No connection was shown between the rifle and pistol [the defendant] had been seen with at some, unspecified time prior to the murder, and the weapons used to kill [the victim]. The State never even proved the caliber of the murder weapons or bullets.[5] Similarly, the State does not explain the significance of the discovery of the Christmas gift in the truck, in connecting [the defendant] to the murder.... Appellant was never linked to the truck, and the discovery of the truck and the Christmas gift was never connected to the murder.

Id. at 250. We also pointed out that the testimony only narrowed the time of death between December 24th and December 27th. Id. No one testified as to when they last saw the defendant on the victim's property or with the accomplice. Since the defendant lived on the victim's property, just 200 yards from the victim's house, his presence there was of limited significance. We stated that there was essentially nothing tending to connect the defendant to the offense apart from the accomplice witness testimony; the fact that the defendant lived near the victim and went away following the murder did not tend to connect the defendant to the offense. Id. at 251.

In relying on Cruz, the court of appeals was obligated to consider all circumstances of this case, both obvious and unique, *178 that might set it apart from Cruz. See Etheredge v. State, 542 S.W.2d 148, 150 (Tex.Crim. App.1976) (stating each case must be considered on its own facts). Further, the court was required to attach appropriate legal significance to those circumstances. In contrast to Cruz, here there was non-accomplice testimony that tended to connect appellant to the murder. As the court of appeals stated in its opinion, there was non-accomplice evidence that appellant was with the accomplice on the night of the offense about two hours before the murder. Teresa Reyes, the victim's wife, testified that her husband told her he was with Flores and appellant on the night of the murder and that they were going drinking. Witnesses Richard Cisneros and Andres Salgado also testified that they saw appellant with Flores around 8:00 that night. Evidence that appellant was in the company of the accomplice at or near the time or place of a crime is proper corroborating evidence to support a conviction. Jackson v. State, 745 S.W.2d 4, 13 (Tex.Crim.App.1988) (presence in company of accomplice near time of offense not alone conclusive, but important factor for corroboration), cert. denied, 487 U.S. 1241, 108 S. Ct. 2916, 101 L. Ed. 2d 947 (1988).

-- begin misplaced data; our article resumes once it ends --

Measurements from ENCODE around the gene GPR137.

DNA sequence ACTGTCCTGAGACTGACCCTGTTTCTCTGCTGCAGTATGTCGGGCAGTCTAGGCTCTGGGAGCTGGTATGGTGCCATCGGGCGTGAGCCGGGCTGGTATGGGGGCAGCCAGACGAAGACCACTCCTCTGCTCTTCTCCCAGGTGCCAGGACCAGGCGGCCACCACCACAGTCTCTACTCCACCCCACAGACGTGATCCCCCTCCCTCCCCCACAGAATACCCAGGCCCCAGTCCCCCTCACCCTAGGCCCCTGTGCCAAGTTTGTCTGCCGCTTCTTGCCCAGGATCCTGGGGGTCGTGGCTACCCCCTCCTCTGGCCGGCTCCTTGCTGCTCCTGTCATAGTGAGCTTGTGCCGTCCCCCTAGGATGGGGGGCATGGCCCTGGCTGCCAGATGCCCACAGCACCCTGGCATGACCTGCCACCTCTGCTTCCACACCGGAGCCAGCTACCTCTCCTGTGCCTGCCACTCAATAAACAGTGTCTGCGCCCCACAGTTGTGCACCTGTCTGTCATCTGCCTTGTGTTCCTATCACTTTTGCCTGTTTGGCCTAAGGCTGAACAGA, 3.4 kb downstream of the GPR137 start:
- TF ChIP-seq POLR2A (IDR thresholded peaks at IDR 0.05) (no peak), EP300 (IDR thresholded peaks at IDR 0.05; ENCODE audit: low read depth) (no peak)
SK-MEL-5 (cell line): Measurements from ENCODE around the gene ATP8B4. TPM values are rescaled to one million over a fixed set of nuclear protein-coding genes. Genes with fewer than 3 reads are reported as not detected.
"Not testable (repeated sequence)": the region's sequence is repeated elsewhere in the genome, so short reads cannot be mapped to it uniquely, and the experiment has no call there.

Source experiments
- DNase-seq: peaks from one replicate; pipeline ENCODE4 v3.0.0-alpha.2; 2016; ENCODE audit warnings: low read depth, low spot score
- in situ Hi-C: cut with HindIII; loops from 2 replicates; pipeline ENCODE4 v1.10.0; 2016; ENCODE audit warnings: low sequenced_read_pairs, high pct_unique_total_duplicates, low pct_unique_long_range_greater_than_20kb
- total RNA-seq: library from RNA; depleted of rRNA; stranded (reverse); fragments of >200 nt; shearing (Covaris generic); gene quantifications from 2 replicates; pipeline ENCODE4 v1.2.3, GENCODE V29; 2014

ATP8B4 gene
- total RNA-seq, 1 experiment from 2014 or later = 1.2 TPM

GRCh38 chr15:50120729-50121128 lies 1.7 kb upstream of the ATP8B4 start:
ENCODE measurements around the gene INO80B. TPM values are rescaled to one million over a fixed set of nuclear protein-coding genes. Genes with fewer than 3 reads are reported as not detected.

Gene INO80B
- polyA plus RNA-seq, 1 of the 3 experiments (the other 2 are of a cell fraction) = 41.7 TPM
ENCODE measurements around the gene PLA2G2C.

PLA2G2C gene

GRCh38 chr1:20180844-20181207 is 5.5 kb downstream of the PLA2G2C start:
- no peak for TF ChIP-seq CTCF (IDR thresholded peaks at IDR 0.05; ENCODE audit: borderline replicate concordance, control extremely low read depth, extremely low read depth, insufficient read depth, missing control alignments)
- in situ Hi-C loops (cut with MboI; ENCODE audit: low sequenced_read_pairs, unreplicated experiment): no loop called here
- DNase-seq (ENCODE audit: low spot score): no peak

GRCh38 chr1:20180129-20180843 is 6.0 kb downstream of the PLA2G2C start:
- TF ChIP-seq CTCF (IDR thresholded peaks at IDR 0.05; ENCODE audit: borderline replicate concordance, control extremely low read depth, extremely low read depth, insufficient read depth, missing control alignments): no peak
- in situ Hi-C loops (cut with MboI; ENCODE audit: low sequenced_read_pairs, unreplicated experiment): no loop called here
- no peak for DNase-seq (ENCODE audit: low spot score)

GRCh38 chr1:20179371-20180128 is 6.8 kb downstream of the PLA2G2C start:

Cisneros further testified that appellant showed him a 12-gauge sawed-off pump shotgun a few months before the murder. Dr. Dahm, the pathologist who performed the autopsy, testified that a 12-gauge shotgun was probably used to kill the victim. Officer Perez, an investigating officer in the case, also stated that he believed a 12-gauge shotgun was used to commit the murder. Proof that connects appellant to a weapon similar to that used in the offense is another circumstance to be considered when determining the sufficiency of evidence to corroborate the accomplice. Cockrum v. State, 758 S.W.2d 577, 582 (Tex.Crim.App.1988)(stating "[E]ven evidence that a defendant had a gun which was merely similar to the murder weapon may corroborate accomplice testimony"), cert. denied, 489 U.S. 1072, 109 S. Ct. 1358, 103 L. Ed. 2d 825 (1989).